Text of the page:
Macintosh vs Pass labs

I currently own a Pass X250 which is awesome. I am driving Von Schwikierts VR4 SR also awesome. I have always wanted to try a Mac amp. However I am wondering why there are always so many for sale. Pass amps are few and far btween. Maybe th grass looks greener on the other side. Thanks
Could the reason for higher Mac resale be due to higher sales volume compared to Pass?

I recently purchased a Mac Mc402 for my system - I cant believe how great my system sounds, I find myself listening to all my music collection and enjoying listening again.

If you are serious you should take the effort to arrange to bring a demo Mc402 or pair Mc501 mono blocks into your system and answer your grass may be greener question.

Happy listening!

both are great, but mac sells many, many more amps than most.
Yes you cannot imagine how well McIntosh sells in comparison to other brands of equal quality or I venture to say better sonics. The reason they are found for sale more frequently than others, as allready said is a function of the numbers sold.
I can tell you that there are probably more Mc s around and working thanalmost any other amp brand. The most freuently offered amps date back to the first generation of SS amps 1967. Those are the Black glass Blue meter designs still used today by MC. The others are often the early tube amps which are collectable and widely admired. However they have been reintroduced in a number of reissues as in the MC275, which continue to draw the audiophile and the Smash Bang Harley Davidson Amps we all at one time aspired to own. They are very reliable, well built and last longer than an army of everyready bunnys. I own a 1973 2505 was a direct descendant of that first SS and still most popular of the initial designs the 2105.
I didn't want to pay a fortune and the 2105 was commanding more than it does now as it delivered over 100wpc and was the best known. The 2505 was a less powerful alternative. To call it low power is misleading, like all good Amps the wattage rating is not very meaningful, it's the power delivered when needed and before it clips. The 2505 is the so called littlest of the black glass blue meter amps that began the SS amps. It's trannies that are much larger than almost any amp so rated.
Some had autoformers and technical improvements like powerguards, with big price tags to match.
The all important "prestigious" nature of being a Mc owner was firmly established by the time Mr. Pass was just begining to think of becoming an amp designer.
It is still considered the best and the quintesenntial American made amp around, if a typical consumer, old enough to know the word Stereo.
They would roll over if they knew they were owned by a Japanese conglomerate which bought the first Japanese multinational that bought MCc a long time ago.
I can't substantiate this but have heard that fairly large sub components aren't built in the U S of A or Japan but a rather large country in Asia.
The sonics of MCs, IMHO are not as nearly as detailed layered as tonally balanced as most Pass amps, so if you do buy a Mc like I did. Have an application beyond the Von Schweickerts in mind. They work well as the motivators for my Klipsch speakers, LaScalas and Heresys. Many acknowledge these as a very odd but very good synergistic pairing.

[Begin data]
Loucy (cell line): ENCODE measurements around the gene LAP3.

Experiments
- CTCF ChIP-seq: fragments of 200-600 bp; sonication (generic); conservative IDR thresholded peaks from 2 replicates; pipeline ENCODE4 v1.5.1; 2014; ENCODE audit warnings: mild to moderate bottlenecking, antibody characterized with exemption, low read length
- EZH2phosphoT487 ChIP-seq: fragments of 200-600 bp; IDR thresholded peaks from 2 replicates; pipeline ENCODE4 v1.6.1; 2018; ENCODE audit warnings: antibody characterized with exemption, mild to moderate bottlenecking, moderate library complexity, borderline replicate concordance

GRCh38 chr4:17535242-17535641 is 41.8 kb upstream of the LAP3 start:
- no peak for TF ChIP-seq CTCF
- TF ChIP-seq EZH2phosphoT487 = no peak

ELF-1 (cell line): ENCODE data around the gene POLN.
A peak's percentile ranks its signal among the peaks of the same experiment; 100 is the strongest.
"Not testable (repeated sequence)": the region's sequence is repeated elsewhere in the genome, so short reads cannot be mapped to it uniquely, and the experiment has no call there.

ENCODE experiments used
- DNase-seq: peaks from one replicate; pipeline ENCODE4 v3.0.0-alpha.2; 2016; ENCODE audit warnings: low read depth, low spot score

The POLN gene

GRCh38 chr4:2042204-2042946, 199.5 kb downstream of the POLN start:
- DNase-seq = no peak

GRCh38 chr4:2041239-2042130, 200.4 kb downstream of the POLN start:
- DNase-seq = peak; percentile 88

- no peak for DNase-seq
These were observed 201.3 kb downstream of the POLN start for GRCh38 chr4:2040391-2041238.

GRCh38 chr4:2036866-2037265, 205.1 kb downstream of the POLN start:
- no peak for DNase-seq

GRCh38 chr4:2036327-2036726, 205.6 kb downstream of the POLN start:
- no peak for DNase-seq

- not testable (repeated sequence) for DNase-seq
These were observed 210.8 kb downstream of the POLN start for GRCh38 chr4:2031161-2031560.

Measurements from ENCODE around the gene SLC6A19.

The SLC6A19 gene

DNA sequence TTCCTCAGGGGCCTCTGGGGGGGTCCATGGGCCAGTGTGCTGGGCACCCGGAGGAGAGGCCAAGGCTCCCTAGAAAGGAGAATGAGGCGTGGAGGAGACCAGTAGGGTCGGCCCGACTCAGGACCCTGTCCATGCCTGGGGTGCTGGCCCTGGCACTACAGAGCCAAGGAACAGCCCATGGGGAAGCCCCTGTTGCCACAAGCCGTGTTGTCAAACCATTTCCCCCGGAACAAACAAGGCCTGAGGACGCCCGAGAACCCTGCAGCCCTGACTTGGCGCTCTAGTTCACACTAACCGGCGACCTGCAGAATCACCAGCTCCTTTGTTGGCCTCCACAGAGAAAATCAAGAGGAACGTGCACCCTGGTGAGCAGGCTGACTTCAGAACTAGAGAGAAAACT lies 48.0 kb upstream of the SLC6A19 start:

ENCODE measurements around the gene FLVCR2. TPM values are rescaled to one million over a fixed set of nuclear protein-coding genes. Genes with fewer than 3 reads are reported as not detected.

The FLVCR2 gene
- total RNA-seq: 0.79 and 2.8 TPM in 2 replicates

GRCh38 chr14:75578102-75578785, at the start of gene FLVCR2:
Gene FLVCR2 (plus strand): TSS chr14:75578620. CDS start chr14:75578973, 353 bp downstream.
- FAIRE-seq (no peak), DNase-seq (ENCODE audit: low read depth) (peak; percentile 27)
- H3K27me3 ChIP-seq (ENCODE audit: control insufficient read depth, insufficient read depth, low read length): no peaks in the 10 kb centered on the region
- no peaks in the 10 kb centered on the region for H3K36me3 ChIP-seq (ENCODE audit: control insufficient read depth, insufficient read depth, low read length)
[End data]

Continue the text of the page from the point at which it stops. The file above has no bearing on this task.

I any event my advice, which is worth what you paid for it, is hold onto the Pass if you like it/them. If you want to play with the MCs, anyway, try em before commiting a ton of money to buy em or ...
You might like to take your system in a totally new direction and consider a tube amp. The VSAs I have hold their impedance level and up, thus work well with moderate sized tube amps.
"I currently own a Pass X250 which is awesome"
You said it. I had my buddy's MC402 in my system for a week and I prefered my x250.5's balance and vitality hands down. Pass amps are the bomb. Stick with the Pass. Perhaps go to the x.5 series, maybe the amp to last a lifetime.
Between Pass and McIntosh, it´s like apples and oranges - both taste very well. For example, the German magazine Stereoplay likes the Pass X 350.5 very much, and in its Nvember 2005 issue compared it to McIntosh´s 501s. The Pass sounded more "more massive and elementary", but 501s won, offering more fine details and considerably better imaging and space definition.
Florian Hassel
I had called Pass Labs about 7-8 years ago and talked with Nelson. This, as I remember, was during CES and he had stayed behind that year and was answering the phones. I have been a tube guy since the mid 80s and explained this to Nelson saying I was considering going SS to see how the designs had progressed.

Nelson said he was also a tube fan and knew where I was coming from. However, he his amps would not satisfy my tube based musical tastes. Said I should stick with tubes based on what I like in music reproduction.

I thought this was brutally honest and proof that Pass is a company building the best electronics they can without overriding desire for profits first. This is the kind of company that deserves our support. If I ever decide to go SS I will check Pass products (although I have a Plinius SA50 MKIII that is very musical).
If you want a McIntosh amp, by all means get one and try it. That way you can make your own decision. You can always resell at no loss if you make a wise purchase.

Personally, I feel the latest McIntosh amps have superlative microdynamic detail and information, which make instrumental timbre exceptionally accurate. They also have a natural coherence that puts the soundstage together perfectly IMO. Give it a try and see what you think.